This might seem like an additional burden, but it can make it easier to produce a meaningful statement. If your DEI statement never changes, there’s pressure to make it all-encompassing. If you plan regular reviews, your DEI statement becomes a reflection of your priorities, needs, and objectives over the next 12 or 36 months.
4. Consider length carefully
Everyone at your company needs to be familiar with your DEI statement. This means it needs to be accessible. It also needs to drive change, so it needs to be powerful. A 15-page report might be all-encompassing, but it lacks both accessibility and power.
Most diversity, equity, and inclusion statements are under 100 words long. Aiming for around 100 words allows you to create a powerful message that still manages to be comprehensive and nuanced.
One hundred words might sound like plenty, and it is. But only if each word pulls its weight. Choose your language carefully. This will almost certainly take longer than you expect, but the results may be surprising. Carefully crafted, short statements are more powerful than most people anticipate.
5. Include other voices
Creating a meaningful diversity, equity, and inclusion statement means ensuring that everyone’s voice is heard. This means making space for everyone in your organisation to contribute and taking everyone’s contribution seriously.
Including a wide variety of voices makes it easy for your whole company to feel that they have a stake in your DEI efforts and helps your DEI statement become more than just words on a page. Your DEI can guide your actions and create genuine change if everyone feels involved.
6. Be specific
Your diversity, equity, and inclusion statement isn’t a fluffy, generic wishlist. Statements like “We believe in diversity” can come across as hollow virtue-signalling if they aren’t backed up by something more substantive.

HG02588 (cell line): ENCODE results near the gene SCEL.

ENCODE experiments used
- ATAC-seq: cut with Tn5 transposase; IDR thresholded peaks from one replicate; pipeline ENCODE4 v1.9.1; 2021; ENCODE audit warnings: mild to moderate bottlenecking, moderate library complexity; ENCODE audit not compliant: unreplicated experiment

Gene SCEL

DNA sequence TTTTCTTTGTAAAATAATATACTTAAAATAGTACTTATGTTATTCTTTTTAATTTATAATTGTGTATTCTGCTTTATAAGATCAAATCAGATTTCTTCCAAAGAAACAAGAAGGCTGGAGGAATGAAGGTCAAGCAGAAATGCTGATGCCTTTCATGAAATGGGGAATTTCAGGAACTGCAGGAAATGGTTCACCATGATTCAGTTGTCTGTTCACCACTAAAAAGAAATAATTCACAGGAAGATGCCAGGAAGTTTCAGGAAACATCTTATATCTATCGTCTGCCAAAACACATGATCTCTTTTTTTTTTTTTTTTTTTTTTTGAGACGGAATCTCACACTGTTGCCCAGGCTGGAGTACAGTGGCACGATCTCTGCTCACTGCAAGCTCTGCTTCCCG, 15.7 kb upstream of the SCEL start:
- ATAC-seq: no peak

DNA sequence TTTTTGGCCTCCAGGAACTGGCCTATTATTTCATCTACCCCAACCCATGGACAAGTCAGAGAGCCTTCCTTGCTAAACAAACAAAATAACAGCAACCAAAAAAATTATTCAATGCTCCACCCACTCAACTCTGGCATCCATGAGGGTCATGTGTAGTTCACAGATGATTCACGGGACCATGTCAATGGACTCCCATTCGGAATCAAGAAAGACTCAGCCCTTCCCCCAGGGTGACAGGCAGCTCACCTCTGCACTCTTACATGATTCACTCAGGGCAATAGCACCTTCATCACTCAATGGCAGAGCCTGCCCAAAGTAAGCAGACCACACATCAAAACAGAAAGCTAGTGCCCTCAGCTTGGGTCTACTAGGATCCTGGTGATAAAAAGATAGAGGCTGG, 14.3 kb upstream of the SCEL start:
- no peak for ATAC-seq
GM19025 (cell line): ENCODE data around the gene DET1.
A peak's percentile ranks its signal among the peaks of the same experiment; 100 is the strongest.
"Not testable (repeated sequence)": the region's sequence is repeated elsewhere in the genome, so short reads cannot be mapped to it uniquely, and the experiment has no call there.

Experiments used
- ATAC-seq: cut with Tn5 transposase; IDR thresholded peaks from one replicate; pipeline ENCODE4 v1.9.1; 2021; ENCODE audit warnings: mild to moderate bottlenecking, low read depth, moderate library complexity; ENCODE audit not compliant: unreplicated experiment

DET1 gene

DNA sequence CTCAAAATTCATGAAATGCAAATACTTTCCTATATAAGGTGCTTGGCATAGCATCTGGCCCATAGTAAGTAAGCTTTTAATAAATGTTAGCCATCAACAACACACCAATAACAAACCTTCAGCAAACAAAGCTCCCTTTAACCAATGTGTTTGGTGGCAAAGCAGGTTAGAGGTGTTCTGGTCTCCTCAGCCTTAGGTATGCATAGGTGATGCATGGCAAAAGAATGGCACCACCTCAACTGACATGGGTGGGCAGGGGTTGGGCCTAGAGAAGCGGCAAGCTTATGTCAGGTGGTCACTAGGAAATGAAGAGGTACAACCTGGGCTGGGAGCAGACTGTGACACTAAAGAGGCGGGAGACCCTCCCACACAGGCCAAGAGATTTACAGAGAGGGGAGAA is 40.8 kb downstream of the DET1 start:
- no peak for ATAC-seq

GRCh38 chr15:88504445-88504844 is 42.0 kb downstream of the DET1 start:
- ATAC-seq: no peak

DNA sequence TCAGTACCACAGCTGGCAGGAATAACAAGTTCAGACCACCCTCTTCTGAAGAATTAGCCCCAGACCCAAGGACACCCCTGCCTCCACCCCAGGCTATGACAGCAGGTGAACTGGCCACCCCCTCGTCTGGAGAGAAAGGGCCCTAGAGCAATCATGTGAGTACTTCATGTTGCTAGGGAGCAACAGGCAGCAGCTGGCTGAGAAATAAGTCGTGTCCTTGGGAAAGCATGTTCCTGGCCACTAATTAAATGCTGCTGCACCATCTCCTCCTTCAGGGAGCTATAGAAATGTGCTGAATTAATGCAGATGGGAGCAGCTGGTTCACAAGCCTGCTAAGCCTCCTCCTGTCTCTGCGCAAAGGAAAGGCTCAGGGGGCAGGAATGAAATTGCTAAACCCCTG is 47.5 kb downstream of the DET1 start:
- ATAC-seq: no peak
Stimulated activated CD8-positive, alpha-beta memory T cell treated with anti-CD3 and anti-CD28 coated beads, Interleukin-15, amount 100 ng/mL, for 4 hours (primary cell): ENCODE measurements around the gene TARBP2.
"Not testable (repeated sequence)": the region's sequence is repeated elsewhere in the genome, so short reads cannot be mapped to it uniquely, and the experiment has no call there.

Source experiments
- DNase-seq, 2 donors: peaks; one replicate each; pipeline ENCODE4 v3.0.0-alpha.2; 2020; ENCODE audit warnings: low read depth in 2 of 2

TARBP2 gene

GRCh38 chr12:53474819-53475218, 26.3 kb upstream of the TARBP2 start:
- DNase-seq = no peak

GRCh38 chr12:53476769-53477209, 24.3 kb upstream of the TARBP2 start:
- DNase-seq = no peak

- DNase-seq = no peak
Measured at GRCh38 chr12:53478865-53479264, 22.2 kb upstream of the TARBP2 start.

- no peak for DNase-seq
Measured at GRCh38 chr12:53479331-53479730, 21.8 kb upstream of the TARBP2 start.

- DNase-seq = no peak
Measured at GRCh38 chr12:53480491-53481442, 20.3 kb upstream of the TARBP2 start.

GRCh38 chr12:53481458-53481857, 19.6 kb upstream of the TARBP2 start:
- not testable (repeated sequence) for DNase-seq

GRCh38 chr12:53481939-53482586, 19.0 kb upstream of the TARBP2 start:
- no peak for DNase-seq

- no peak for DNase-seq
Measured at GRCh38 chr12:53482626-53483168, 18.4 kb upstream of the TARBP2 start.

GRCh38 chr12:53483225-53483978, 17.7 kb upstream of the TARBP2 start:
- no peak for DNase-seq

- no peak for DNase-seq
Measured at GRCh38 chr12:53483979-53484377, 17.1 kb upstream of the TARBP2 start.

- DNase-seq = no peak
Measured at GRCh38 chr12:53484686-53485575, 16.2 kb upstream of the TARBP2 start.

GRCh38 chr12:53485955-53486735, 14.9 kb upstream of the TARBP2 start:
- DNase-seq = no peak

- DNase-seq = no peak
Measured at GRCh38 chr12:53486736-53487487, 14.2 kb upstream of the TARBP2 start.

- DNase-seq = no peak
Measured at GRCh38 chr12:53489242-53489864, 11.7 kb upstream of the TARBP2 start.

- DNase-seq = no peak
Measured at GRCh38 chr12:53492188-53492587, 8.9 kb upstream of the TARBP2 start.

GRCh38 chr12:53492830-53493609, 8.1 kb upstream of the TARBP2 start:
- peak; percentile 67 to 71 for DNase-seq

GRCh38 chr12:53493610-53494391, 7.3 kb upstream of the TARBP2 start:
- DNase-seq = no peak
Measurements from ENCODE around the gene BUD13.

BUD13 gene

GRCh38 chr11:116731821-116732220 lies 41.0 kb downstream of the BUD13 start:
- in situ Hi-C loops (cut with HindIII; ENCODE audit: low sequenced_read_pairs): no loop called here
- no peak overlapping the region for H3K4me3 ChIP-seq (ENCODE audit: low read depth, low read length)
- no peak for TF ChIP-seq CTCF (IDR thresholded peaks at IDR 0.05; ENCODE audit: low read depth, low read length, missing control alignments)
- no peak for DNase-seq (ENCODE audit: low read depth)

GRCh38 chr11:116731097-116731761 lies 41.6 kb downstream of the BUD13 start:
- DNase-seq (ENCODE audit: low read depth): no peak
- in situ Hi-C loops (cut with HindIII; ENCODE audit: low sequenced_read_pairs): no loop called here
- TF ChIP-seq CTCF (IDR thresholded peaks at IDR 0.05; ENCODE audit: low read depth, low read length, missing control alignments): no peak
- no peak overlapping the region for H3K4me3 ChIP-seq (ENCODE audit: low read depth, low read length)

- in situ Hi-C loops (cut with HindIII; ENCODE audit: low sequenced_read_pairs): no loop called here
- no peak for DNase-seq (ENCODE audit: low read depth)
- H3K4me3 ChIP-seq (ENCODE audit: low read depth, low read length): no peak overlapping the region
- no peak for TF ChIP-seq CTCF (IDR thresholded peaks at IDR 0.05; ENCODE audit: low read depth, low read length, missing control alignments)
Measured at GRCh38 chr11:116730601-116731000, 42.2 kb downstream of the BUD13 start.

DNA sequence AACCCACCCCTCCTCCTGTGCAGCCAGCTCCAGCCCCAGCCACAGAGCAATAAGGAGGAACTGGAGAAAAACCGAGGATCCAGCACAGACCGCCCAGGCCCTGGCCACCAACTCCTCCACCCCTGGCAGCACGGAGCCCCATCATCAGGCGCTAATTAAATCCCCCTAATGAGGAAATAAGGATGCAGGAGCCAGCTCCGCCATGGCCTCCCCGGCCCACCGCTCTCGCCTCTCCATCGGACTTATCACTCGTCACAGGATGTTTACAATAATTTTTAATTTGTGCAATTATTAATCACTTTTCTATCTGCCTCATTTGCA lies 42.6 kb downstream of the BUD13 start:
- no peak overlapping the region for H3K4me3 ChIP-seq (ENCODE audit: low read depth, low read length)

Even though your DEI statement is short, it does need at least some explanation of how you plan to put your commitments into action. Mentioning specific policies and initiatives is significantly more compelling than abstract statements.
You don’t need to fully detail the policies and programmes you name, but make it easy for interested stakeholders to find more information. A well-organised website with links from your DEI statement to each of your DEI initiatives reinforces the impression that diversity, equity, and inclusion are priorities for you, rather than just talking points.
7. Be transparent
In addition to making it easy to find more information about your policies, make sure that interested parties can easily find information about your DEI progress. Link to demographic data about your workforce, including age, ethnicity, gender, disabilities, and more.
Making this data easily accessible serves two functions. It shows that you have nothing to hide, and it also motivates people inside your company to make real progress.
Creating a great DEI statement is only the beginning. For more thoughts on improving diversity and inclusion in the workplace, check out the crooton blog and some of our posts on the topic including, eight tips to reduce bias in your interview process and the state of diversity and inclusion in the UK workplace. And if you like the sound of incorporating DEI into your branding, you may also be interested in our article about creating and delivering a great employer brand.
For more information and help or to learn about our services, get in touch with the crooton team today!